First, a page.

Planning a recent trip of 3800 kilometers – from Darwin in the Northern Territory to Geikie Gorge in Western Australia and back – we realized that would mean a lot of one night stops. Mostly we rent cars but with this kind of a trip that’s a lot of packing and unpacking. So, we thought of renting a campervan so we could leave everything unpacked for the entire trip. We had done this on the south island of New Zealand and it did make things much easier.
Our only problem then was that our van was for two people. That means we had to use the table as the bed base and make it every night and unmake it every day. We needed something bigger for this trip. We biked to a western suburb of Melbourne to the rental location for Apollo, one of the major van renters, and looked at the options for four people and for six.
We thought four was the perfect size but it can be outfitted three different ways. One has a permanent made-up bed, a double. But, to fit it in the space, the corner of one side is cut so that one person would always have their legs hanging off. Nix. Another option has a kitchen that takes up the back half of the vehicle from floor to ceiling so there are no windows. Yes, we always cook but, we like to see out, too. Nix. Then there was the perfect one with the bed up in the bubble over the driver and the table area below that can be set up the entire time. Yes. We also looked at the six berth, one bed up for storing things, one down to be set up permanently and the other table area usable anytime.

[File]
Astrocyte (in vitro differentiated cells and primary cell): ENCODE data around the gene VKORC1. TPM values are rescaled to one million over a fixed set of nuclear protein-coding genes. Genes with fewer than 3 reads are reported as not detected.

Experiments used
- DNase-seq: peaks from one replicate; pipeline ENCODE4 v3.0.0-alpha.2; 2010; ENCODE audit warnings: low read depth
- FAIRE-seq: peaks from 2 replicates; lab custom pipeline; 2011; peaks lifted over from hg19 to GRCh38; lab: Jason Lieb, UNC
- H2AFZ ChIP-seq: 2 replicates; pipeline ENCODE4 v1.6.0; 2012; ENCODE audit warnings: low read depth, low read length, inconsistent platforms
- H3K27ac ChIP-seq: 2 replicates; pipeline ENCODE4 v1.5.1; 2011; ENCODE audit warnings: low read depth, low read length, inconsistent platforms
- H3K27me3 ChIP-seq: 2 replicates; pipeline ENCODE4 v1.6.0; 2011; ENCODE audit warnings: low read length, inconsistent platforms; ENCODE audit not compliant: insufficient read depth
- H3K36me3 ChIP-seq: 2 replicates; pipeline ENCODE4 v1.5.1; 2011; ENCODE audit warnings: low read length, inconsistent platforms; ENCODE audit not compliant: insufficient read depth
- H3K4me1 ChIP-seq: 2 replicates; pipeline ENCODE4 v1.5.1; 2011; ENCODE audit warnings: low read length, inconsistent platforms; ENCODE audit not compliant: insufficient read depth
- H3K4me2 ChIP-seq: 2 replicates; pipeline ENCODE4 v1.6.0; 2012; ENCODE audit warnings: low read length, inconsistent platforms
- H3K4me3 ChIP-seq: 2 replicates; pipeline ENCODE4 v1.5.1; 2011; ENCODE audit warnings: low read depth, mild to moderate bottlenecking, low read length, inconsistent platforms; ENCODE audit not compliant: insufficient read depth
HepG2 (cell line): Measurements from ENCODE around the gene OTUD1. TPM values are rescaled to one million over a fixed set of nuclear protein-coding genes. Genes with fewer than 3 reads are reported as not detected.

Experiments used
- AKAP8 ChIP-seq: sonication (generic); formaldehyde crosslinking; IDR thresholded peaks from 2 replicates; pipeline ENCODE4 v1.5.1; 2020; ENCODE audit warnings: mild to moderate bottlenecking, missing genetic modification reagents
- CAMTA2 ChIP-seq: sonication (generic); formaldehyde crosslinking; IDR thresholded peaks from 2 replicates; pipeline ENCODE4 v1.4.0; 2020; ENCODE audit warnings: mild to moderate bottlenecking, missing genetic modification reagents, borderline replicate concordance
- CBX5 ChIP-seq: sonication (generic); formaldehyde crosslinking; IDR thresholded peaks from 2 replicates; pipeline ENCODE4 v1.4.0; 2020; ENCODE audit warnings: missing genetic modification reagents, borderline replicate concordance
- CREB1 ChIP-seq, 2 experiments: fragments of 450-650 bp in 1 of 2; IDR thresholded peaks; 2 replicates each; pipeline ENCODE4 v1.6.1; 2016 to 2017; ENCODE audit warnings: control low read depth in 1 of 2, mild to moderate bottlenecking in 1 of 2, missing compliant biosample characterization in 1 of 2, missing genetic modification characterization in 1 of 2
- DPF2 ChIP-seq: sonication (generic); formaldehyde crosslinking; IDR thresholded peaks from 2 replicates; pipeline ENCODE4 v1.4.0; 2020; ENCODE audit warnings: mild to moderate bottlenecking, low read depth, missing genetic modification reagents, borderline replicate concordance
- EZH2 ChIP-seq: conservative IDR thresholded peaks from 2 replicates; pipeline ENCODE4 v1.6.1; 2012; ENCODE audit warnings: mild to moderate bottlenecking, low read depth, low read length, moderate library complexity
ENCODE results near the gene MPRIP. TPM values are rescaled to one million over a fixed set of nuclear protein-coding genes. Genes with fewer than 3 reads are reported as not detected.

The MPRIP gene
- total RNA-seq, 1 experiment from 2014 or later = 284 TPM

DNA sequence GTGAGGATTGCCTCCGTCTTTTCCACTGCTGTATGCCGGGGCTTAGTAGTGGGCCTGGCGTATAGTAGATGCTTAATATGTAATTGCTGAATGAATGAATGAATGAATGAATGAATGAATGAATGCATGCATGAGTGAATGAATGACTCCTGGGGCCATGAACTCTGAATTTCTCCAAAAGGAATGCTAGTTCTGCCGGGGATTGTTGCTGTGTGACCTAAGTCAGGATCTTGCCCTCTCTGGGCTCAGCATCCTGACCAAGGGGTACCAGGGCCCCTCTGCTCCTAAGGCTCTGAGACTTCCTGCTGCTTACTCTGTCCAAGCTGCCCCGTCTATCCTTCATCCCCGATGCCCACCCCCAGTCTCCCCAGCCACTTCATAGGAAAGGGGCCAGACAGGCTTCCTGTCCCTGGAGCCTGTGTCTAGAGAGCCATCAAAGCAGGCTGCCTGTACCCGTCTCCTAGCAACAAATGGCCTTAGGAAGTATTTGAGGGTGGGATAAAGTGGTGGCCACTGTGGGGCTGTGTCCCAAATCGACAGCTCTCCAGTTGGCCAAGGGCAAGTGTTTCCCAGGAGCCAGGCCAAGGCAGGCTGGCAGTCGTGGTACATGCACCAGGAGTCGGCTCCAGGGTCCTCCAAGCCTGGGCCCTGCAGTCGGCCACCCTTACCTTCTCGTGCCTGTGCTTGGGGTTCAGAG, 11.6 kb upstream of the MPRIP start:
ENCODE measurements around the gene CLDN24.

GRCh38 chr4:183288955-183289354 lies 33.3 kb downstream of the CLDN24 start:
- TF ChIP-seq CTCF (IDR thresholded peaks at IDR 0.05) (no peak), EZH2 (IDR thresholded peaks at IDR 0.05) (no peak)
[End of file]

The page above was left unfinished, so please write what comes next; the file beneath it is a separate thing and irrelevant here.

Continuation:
When we phoned to make the booking, however, we discovered that a four berth could not be reserved by configuration. You get what they give you. Considering that two of the three options were unacceptable to us we went with the six berth.
We next investigated insurance. When driving in the northern and western parts of Australia there are heaps of campers on the roads and many, many roadtrains (Click here to read our post about them). Tires frequently blow and rocks can shatter the windshield. In addition, much of the land is not fenced. Livestock roams freely as does the wildlife, threatening by day and potentially catastrophic at night. So, insurance against damage is essential. Another incentive for the insurance is that, without it, the rental company will charge the credit card for $7500 plus a $150 fee, and only refund the base amount after the vehicle is returned. So you’re out the $150 anyway, and you’ll probably need to pay the bill before the credit arrives. Nix. There are other insurance options, especially through our Australian auto club membership, but those options don’t change the bond requirement and exclude tyre replacement or windscreen damage. So, we elected to purchase the full cover insurance directly with Apollo. This turned out to be an excellent decision as the windshield was cracked from a rock, irritatingly spun at us by the only motorcycle that passed us, not even a roadtrain or other camper.